Astronomer Ken Tapping looks over some of the electronics at the Dominion Radio Astrophysical Observatory. Western News file photo

Stargazing: Stars and Star Trek

Stars lighting up the summer sky

On clear evenings at this time of year, the bright, blue-white star Vega lies almost overhead.

If you scan down the sky in a southeasterly direction youíll find another bright star — Altair. Now scan northward to a third star, Deneb. These stars make the familiar grouping known as the Summer Triangle. The three stars are in different constellations; Vega is in Lyra, “The Lyre,” Altair is in Aquila, “The Eagle,” and Deneb in Cygnus, “The Swan.” There is a Winter Triangle too, comprising the stars Sirius, Betelgeux and Procyon.

All of the Summer Triangle stars have been featured in movies or TV series: Altair in Forbidden Planet (1956), and Vega in Contact (1997). In Star Trek, Captain Kirk and his crew went to Deneb IV, the fourth planet out from Deneb, for a vacation (1966).

The stars are similar in appearance, basically white, although Vega is a little bluer. Vega looks the brightest, Altair second brightest and Deneb a close third. However, when we look at how far away these stars are, we get a more intriguing picture. Vega is on our doorstep in cosmic terms, lying only 25 light years away (a light year is just under 10,000,000,000,000 kilometres). Altair is even closer, a mere 17 light years away. Then comes Deneb, at about 1,400 light years.

Altair produces energy at about 11 times the rate the sun does. It has a luminosity of 11. Vega is more high-powered, with a luminosity of 40. To be at a distance of 1,400 light years while appearing as bright in our sky as it does, Deneb has to be in a completely different league, with a luminosity of about 200,000! Vega and Altair, like the Sun, are “Main Sequence Stars,” part of the cosmic ìworking class of starsî. Deneb is something else altogether, a white supergiant.

To produce its energy output, the sun is converting its mass into energy at a rate of four million tonnes a second. For comparison a billion-watt power station is converting about a hundred of a millionth of kilogramme per second. The sun should be able to keep this up for about eight billion years. Altair is converting 44 million tonnes a second, and Vega 160 million tonnes a second. Both these stars have about twice the sun’s amount of fuel but are using it much faster. So Altair will have a lifetime about 1.3 billion years. Vega will run out of fuel in 400 million years.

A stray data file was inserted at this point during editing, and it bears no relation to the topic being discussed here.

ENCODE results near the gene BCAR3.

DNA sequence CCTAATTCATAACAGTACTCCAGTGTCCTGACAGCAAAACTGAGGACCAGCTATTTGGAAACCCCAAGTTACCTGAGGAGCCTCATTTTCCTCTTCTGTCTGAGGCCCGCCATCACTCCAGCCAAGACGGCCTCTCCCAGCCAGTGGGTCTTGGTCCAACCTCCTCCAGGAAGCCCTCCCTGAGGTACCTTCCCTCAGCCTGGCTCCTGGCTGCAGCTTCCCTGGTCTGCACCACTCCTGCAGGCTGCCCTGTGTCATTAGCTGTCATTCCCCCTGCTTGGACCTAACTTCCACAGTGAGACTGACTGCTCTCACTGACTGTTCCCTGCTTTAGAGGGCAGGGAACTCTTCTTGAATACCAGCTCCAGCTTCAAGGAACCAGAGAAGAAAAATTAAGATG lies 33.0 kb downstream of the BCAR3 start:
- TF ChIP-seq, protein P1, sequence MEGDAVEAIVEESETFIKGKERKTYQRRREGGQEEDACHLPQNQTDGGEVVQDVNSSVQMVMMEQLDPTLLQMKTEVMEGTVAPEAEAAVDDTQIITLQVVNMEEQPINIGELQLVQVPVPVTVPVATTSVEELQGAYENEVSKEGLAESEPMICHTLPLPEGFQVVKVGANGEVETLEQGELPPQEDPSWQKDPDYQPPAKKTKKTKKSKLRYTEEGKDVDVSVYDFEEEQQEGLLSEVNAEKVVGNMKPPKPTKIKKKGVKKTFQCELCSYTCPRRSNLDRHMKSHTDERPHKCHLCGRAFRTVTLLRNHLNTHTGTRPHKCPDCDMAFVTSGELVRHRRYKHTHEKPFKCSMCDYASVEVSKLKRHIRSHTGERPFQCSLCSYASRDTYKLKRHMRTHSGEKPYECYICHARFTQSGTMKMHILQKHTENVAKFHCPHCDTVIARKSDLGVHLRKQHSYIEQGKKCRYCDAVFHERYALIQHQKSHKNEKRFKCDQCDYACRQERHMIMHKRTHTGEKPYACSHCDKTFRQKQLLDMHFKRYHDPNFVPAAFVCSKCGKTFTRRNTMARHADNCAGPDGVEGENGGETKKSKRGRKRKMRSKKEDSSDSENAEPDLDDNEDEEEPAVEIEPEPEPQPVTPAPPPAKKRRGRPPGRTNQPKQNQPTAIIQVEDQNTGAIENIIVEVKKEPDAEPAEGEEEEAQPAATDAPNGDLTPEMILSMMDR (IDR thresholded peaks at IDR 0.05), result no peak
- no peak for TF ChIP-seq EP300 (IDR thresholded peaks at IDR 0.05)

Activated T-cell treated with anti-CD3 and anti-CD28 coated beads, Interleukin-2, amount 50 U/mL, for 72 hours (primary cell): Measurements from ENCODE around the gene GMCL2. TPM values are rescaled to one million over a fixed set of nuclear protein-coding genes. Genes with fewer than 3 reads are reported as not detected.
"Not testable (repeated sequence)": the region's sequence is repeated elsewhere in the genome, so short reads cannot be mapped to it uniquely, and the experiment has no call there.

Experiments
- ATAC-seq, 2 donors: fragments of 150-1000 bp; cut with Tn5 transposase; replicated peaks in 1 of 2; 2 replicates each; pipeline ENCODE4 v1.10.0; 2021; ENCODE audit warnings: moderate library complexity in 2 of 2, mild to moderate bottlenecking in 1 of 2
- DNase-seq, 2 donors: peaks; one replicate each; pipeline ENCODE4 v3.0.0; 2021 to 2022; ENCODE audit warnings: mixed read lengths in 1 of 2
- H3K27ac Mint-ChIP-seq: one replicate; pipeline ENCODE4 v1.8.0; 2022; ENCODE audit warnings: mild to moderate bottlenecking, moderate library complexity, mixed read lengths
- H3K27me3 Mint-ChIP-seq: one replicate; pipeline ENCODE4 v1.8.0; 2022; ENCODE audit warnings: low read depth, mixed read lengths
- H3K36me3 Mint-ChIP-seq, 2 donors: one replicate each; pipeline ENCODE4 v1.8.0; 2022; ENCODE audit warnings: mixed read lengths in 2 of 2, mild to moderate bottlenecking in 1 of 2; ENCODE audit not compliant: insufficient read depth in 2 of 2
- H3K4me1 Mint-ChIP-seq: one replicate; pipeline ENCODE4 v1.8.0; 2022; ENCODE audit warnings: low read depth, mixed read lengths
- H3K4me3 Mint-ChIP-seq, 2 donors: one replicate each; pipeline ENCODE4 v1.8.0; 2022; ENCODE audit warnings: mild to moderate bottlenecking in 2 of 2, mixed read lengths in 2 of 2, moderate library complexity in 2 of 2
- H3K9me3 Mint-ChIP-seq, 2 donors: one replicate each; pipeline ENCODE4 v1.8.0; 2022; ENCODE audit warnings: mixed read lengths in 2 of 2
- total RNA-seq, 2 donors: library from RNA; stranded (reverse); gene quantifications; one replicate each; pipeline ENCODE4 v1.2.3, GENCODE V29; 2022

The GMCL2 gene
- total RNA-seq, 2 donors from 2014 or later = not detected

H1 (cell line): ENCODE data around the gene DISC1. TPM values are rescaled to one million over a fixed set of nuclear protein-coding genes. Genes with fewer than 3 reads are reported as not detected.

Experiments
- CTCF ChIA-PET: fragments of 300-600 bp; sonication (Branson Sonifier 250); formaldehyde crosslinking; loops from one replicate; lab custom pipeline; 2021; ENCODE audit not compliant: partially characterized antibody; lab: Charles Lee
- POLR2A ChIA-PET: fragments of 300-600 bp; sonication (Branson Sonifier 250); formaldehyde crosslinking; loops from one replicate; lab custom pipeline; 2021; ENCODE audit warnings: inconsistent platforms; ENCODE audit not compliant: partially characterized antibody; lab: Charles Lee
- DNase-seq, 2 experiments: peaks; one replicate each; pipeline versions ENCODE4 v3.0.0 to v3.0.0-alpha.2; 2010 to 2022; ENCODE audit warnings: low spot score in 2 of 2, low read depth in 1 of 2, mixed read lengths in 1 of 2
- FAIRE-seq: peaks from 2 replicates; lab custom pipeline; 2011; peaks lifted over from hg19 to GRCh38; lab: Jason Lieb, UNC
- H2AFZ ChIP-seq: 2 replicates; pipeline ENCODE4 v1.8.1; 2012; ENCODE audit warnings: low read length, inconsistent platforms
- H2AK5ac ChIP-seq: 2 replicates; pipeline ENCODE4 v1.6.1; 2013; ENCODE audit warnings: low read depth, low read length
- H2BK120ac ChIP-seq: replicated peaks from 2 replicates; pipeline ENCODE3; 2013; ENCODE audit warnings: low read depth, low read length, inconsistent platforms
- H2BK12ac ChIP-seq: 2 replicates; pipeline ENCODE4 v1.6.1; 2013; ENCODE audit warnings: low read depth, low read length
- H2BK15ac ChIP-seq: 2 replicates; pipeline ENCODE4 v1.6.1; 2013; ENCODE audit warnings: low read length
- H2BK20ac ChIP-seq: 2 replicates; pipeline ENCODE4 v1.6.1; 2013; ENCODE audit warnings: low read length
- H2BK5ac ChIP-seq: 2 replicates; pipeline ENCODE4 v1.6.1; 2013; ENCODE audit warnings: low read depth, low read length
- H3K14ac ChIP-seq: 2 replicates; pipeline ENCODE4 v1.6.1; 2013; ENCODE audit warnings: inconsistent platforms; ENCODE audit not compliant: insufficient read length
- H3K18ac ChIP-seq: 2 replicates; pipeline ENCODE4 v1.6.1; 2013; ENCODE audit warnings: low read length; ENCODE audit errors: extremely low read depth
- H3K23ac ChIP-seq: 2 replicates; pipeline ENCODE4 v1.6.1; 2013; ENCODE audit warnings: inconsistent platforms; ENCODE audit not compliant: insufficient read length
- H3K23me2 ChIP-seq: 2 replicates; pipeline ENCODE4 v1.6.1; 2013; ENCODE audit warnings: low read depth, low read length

Deneb is another issue entirely. It has a mass of about 20 times the sun, but is using up its fuel 200,000 times faster: 800,000 million tonnes a second is converted into energy. That star cannot last more than a million years or so. It will then collapse and explode. Supergiant stars are often variable and produce hurricane versions of the solar wind. Deneb IV, if it exists, will have had its atmosphere blown away long ago, and would be a place for high-risk adventure vacations only.

At the moment, the planet Saturn is the most obvious thing in the southern sky. However, scan lower and you will find the star Antares, the brightest star in the constellation of Scorpius, “The Scorpion.” This is definitely a summer evening star. Unlike the stars of the Summer Triangle, this star is red. It looks great through binoculars.

Antares lies about 550 light years away, is almost 60,000 times more luminous than the sun, and has about 12 times the Sun’s mass. It should have a lifetime of about 1.5 million years and that time is almost up. Swelling into a red giant is the final phase in a star’s life. The sun will do this, and then cool off. Massive stars like Antares will blow themselves up. This can happen any time now (in the next few thousand years or so), and we will have a grandstand seat.

Jupiter is low in the southwest after sunset, and Saturn low in the south. Venus rises before dawn, shining brilliantly, like an escaped aircraft landing light. The Moon will be New on July 23.

Ken Tapping is an astronomer with the NRC’s Dominion Radio Astrophysical Observatory, Penticton.

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